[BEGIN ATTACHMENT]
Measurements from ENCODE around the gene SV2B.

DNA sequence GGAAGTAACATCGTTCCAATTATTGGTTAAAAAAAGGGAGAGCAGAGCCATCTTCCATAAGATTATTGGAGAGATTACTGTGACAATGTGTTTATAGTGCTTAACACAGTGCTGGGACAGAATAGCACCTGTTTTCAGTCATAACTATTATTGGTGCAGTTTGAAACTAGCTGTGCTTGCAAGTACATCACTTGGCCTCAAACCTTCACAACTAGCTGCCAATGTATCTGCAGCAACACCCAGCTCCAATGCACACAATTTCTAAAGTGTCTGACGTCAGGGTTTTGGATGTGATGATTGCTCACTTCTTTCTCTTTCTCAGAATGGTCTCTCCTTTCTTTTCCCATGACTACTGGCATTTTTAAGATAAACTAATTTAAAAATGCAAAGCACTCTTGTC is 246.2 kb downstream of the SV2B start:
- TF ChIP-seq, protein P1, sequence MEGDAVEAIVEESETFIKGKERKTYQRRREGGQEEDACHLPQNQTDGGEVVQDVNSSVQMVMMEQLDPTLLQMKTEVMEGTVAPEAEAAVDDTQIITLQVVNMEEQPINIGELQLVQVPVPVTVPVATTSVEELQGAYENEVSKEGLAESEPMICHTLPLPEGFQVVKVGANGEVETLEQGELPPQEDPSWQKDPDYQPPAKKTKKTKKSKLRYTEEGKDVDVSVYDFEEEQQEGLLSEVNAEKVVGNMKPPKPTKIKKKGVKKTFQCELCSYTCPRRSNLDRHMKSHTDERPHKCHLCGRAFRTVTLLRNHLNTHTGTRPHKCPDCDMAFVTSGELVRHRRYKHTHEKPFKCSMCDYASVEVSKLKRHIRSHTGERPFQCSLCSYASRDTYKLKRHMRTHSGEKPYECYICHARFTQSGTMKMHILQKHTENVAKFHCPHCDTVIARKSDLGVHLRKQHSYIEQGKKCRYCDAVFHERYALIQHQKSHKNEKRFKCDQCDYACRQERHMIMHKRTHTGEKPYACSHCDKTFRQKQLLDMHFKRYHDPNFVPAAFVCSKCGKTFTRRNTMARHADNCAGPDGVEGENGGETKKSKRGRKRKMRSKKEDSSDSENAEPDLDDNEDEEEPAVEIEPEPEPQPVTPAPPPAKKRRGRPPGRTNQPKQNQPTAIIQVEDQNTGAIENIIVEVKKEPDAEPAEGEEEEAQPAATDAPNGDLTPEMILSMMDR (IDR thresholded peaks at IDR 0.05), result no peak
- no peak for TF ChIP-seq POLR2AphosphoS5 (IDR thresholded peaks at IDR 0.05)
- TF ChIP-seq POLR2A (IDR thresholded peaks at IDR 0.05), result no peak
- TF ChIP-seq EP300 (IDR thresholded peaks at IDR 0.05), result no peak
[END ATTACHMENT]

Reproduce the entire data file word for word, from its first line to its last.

Measurements from ENCODE around the gene SV2B.

DNA sequence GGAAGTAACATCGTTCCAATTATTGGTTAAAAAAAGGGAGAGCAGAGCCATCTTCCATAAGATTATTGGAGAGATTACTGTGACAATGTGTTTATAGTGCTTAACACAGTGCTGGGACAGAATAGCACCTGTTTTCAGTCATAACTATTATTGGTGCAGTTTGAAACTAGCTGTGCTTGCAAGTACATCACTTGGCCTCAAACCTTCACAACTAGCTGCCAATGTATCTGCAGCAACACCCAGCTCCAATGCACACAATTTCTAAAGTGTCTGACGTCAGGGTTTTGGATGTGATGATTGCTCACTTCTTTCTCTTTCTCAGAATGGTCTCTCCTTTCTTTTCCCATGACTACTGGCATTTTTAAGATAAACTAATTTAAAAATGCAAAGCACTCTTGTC is 246.2 kb downstream of the SV2B start:
- TF ChIP-seq, protein P1, sequence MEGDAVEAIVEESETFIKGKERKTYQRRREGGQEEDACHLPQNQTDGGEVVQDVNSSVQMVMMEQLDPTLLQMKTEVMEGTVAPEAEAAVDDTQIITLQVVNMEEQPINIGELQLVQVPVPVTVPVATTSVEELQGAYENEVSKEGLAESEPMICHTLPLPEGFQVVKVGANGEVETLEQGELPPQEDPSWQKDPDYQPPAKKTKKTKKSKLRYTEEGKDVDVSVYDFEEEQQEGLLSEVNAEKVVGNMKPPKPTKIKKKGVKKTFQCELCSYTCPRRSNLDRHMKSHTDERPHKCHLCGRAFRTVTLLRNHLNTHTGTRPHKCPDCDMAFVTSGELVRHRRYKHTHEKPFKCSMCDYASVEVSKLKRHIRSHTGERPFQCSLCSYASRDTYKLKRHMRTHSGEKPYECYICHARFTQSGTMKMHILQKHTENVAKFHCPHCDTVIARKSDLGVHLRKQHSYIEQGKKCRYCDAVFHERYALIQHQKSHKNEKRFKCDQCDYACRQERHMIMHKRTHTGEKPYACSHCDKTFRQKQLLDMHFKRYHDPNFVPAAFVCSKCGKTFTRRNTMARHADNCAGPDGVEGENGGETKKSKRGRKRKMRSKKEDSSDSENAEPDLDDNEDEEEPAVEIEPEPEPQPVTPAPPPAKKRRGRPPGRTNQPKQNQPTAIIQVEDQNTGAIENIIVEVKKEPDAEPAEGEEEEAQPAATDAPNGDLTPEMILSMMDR (IDR thresholded peaks at IDR 0.05), result no peak
- no peak for TF ChIP-seq POLR2AphosphoS5 (IDR thresholded peaks at IDR 0.05)
- TF ChIP-seq POLR2A (IDR thresholded peaks at IDR 0.05), result no peak
- TF ChIP-seq EP300 (IDR thresholded peaks at IDR 0.05), result no peak